A couple of days my new place was simply a different trail in our woods. When the temperatures finally edged above the teens, Hannah and I ventured out on snowshoes. The snow was so deep that the fencing around the pasture was literally ankle high as we walked by on top of the packed snow. As the horses watched us travel beside their pasture we commented on how lucky we were that they didn’t want to venture anywhere beyond their mere suggestion of a fence.
We loved being outside and trekking through a new portion of the woods. Our trip was relatively short because it was almost dusk. As we returned to the house we commented on the unusual, wide tracks that we hadn’t noticed on our way out. We have had a porcupine living under the barn that makes a similar track. But somehow it seemed different. Then we noticed that it seemed to originate in the field where the horses were….but were no longer! Realizing that we had inadvertently inspired them to try going somewhere new also, I tried to rush back to the barn to see if they were there. Hannah retraced our path back into the woods. It’s hard to convey the feeling of desperation that wafts over me when I realize the horses have disappeared.
The snowshoes that minutes ago had handily tromped out a broad trail were now unwieldy as I tried to run (not possible) along a narrower, bumpy path. I eventually pulled them off and made my way back to the barn. Relief washed over me as I saw Molly standing at the barn door. However, that was fleeting because she darted down the driveway and Chelsea was no where to be seen. I dashed into the barn to nab a scoop of grain- my only hope to lure them back to the barn. Thankfully, our ponies are huge fans of grain. A few shakes of the grain scoop and they trotting into the barn and all of our adventures had a happy ending.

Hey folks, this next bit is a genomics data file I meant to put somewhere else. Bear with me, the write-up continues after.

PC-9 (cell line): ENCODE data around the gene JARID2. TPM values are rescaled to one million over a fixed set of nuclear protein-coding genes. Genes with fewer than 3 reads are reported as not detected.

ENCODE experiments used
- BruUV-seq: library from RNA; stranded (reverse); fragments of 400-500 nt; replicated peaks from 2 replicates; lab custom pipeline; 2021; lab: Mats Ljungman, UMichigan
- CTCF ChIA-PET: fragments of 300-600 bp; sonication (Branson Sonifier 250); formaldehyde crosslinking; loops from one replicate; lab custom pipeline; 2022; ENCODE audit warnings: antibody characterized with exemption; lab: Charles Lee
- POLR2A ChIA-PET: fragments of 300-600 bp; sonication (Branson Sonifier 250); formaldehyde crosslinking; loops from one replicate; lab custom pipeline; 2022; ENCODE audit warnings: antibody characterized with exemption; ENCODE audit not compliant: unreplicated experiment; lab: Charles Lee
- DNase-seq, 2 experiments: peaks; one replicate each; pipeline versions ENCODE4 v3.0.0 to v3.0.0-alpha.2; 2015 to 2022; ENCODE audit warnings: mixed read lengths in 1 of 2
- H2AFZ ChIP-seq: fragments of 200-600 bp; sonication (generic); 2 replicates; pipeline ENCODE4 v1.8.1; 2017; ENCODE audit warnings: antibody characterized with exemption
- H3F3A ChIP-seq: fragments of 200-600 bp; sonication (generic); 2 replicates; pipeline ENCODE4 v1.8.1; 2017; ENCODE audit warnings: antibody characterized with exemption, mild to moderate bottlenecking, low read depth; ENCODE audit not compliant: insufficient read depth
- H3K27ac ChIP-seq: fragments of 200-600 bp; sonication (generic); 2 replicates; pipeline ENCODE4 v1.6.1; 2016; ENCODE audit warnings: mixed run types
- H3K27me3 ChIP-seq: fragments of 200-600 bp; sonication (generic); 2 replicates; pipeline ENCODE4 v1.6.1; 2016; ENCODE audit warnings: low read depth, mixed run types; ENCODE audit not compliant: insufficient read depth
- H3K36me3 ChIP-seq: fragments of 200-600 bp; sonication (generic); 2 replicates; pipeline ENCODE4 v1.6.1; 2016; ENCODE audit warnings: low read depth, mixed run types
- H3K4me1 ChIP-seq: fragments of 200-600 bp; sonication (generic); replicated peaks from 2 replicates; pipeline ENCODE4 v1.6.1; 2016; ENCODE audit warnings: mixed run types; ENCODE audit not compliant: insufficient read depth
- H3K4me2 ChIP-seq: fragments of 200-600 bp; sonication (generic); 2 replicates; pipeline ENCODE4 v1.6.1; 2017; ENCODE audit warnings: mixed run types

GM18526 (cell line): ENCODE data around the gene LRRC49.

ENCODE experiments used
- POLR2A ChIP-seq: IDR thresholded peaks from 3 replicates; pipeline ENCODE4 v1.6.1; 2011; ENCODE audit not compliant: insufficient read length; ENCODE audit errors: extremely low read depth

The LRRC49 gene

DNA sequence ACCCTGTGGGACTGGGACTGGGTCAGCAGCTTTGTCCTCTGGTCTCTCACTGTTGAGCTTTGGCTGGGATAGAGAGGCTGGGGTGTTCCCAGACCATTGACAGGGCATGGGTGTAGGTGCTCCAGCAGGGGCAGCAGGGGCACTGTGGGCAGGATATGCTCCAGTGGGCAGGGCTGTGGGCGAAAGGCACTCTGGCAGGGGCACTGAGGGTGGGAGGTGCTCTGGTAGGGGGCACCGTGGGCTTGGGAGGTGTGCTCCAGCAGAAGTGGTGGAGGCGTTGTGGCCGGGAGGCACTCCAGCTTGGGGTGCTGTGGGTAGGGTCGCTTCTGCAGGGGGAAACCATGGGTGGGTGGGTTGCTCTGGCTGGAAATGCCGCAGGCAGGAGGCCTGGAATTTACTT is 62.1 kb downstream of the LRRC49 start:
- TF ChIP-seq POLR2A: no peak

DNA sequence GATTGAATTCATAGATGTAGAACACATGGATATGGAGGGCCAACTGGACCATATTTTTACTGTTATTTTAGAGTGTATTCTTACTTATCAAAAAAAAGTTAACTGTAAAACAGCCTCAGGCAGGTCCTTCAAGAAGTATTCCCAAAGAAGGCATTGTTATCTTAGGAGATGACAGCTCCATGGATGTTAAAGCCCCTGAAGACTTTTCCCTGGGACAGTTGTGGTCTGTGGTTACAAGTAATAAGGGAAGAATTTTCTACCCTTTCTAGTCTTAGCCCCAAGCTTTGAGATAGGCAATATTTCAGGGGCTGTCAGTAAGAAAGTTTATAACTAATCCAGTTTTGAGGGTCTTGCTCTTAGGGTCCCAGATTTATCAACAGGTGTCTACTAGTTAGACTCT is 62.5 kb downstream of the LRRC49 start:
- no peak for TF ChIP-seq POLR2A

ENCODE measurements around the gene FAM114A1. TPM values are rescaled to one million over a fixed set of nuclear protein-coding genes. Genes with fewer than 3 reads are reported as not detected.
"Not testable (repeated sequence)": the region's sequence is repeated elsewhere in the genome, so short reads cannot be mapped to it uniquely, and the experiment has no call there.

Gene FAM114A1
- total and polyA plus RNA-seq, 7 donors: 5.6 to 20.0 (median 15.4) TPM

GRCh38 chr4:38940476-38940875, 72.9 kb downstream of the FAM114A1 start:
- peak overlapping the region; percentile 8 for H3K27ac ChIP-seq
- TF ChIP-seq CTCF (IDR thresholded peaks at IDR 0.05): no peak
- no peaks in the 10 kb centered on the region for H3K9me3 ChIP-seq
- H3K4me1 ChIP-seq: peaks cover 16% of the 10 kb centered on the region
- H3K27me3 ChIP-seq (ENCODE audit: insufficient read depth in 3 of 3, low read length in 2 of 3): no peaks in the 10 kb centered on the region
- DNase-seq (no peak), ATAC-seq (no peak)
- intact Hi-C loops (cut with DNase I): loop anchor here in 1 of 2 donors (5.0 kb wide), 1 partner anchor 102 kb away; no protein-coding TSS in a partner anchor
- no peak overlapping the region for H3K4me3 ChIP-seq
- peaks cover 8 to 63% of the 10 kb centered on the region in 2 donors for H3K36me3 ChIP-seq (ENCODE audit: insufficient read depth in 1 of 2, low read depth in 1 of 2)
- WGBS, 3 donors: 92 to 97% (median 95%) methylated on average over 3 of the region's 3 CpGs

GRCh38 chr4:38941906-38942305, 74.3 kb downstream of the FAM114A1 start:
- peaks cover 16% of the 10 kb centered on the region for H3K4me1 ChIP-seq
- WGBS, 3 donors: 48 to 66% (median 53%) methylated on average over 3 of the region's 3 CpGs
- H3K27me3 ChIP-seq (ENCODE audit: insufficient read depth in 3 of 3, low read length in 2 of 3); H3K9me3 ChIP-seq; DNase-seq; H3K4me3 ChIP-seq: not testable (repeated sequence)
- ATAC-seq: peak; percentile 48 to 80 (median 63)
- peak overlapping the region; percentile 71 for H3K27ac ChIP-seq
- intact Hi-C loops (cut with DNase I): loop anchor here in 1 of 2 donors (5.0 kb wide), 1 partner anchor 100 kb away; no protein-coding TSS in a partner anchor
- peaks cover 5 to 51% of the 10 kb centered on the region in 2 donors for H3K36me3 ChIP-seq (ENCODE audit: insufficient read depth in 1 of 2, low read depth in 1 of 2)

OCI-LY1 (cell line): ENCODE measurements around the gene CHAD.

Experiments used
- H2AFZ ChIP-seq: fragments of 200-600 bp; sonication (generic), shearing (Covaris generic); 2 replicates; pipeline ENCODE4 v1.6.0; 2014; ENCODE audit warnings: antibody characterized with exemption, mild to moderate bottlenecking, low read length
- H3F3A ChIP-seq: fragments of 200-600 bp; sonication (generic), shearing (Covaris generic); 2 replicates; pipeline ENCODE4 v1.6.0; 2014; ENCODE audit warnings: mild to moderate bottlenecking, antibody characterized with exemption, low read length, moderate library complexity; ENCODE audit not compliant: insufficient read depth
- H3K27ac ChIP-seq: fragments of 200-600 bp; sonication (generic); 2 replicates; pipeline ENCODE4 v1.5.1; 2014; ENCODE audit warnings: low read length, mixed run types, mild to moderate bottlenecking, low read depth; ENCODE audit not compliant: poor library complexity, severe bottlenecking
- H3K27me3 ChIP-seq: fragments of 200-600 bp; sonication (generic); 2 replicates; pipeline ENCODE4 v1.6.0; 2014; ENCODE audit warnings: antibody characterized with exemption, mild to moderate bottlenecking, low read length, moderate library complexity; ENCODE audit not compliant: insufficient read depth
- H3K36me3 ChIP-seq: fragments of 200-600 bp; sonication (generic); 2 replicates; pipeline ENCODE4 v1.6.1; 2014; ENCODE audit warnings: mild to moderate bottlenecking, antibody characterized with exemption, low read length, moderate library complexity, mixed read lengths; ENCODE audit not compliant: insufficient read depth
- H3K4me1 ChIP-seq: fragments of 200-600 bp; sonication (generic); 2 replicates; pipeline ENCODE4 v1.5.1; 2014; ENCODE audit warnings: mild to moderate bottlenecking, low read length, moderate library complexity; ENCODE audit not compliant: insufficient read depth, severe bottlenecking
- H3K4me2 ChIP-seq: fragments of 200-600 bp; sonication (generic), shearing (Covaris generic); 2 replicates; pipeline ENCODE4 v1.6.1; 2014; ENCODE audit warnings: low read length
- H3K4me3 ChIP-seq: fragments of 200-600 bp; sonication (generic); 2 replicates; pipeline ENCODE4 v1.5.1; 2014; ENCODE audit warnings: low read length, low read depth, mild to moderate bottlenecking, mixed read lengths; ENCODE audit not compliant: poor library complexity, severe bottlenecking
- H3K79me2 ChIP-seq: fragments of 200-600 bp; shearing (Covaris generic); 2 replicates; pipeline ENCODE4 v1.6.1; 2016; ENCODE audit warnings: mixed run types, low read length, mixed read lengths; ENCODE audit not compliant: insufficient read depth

Another late afternoon I set out into the woods on snowshoes on my own. It was just beginning to snow (again) and the woods seemed especially inviting. The snow was crisscrossed with a myriad of tracks, making me wish I could have seen the creatures that had been traveling throughout the woods.
The snow made interesting formations on the fallen trees and beside the streams.
Another day, I traveled to Portland with Hannah and enjoyed an hour of doing work in a new coffee shop while she was at a meeting.
On the last day of February, Mike and I spent some time in the Old Port section of Portland. We braved the still shocking cold and walked to the ferry terminal where we wistfully imagined a summer trip to the surrounding islands. We contentedly immersed ourselves in a bookstore and then met Hannah for lunch. She suggested going to Duckfat which turned out to be a marvelous little restaurant that served scrumptious, unique food in a spiffy setting. It was a perfect way to end my month of going somewhere new.
I loved consciously thinking about going somewhere new all month. Whether it was traveling across the country to Texas where everything was new, driving down a different road, or just literally, taking the path less traveled (to paraphrase Robert Frost) this venture has provided some unexpected adventures as well as lovely moments of change, beauty, and enjoyment.
My plan for March is to experiment with photography by using different settings, filters, and apps for both my iPhone and my digital SLR camera. I’m looking forward to honing my skills and learning new techniques.
Although I have only completed two months of doing something new, I find that I am carrying over the activity from the previous month into my actions and thoughts as I move into the next month. It seems that it really is true that doing something new for 30 days can make a change in your life. Making a deviation from my normal routine has added a welcome spark (and sometimes even a jolt) to my life.